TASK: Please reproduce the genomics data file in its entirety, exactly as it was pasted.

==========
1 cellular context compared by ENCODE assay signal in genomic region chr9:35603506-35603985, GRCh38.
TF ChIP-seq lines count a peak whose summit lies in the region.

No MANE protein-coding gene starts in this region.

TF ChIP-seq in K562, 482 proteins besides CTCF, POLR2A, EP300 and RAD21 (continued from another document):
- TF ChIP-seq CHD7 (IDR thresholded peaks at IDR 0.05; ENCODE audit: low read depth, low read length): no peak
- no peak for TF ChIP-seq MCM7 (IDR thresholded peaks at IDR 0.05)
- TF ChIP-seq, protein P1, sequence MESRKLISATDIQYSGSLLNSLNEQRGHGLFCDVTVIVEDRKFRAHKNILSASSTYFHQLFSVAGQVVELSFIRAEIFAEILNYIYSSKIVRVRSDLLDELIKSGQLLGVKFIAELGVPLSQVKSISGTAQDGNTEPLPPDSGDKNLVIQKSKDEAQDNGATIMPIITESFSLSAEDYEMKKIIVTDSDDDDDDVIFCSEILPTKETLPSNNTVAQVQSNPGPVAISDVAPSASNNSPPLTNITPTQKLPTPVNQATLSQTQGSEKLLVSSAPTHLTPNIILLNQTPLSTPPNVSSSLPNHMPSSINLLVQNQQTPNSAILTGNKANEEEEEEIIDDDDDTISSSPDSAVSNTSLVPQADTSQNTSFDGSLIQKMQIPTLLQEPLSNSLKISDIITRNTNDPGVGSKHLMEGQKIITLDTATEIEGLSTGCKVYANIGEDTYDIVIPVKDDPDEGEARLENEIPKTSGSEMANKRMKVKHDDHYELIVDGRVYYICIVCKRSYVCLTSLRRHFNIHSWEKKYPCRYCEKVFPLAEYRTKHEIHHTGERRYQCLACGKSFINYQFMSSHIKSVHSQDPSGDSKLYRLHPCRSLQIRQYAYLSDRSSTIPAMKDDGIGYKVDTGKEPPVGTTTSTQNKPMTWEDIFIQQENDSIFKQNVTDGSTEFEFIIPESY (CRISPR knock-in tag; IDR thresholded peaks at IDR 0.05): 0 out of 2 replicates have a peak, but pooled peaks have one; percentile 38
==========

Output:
1 cellular context compared by ENCODE assay signal in genomic region chr9:35603506-35603985, GRCh38.
TF ChIP-seq lines count a peak whose summit lies in the region.

No MANE protein-coding gene starts in this region.

TF ChIP-seq in K562, 482 proteins besides CTCF, POLR2A, EP300 and RAD21 (continued from another document):
- TF ChIP-seq CHD7 (IDR thresholded peaks at IDR 0.05; ENCODE audit: low read depth, low read length): no peak
- no peak for TF ChIP-seq MCM7 (IDR thresholded peaks at IDR 0.05)
- TF ChIP-seq, protein P1, sequence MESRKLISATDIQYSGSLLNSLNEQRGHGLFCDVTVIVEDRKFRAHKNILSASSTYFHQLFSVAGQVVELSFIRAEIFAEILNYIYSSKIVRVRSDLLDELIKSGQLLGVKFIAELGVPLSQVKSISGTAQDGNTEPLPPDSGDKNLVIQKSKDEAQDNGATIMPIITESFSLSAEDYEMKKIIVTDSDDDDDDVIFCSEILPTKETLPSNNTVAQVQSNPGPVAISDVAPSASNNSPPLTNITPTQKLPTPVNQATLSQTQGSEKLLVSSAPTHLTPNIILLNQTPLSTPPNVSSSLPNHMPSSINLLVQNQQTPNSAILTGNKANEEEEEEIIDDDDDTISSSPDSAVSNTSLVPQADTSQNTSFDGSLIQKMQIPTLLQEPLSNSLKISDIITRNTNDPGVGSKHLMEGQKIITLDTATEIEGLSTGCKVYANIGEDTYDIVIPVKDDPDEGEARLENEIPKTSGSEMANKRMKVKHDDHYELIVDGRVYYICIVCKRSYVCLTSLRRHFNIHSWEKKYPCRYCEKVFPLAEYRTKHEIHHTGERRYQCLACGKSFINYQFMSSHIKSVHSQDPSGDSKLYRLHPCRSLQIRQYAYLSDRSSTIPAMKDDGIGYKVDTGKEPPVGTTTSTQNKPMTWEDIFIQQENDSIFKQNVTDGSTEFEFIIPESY (CRISPR knock-in tag; IDR thresholded peaks at IDR 0.05): 0 out of 2 replicates have a peak, but pooled peaks have one; percentile 38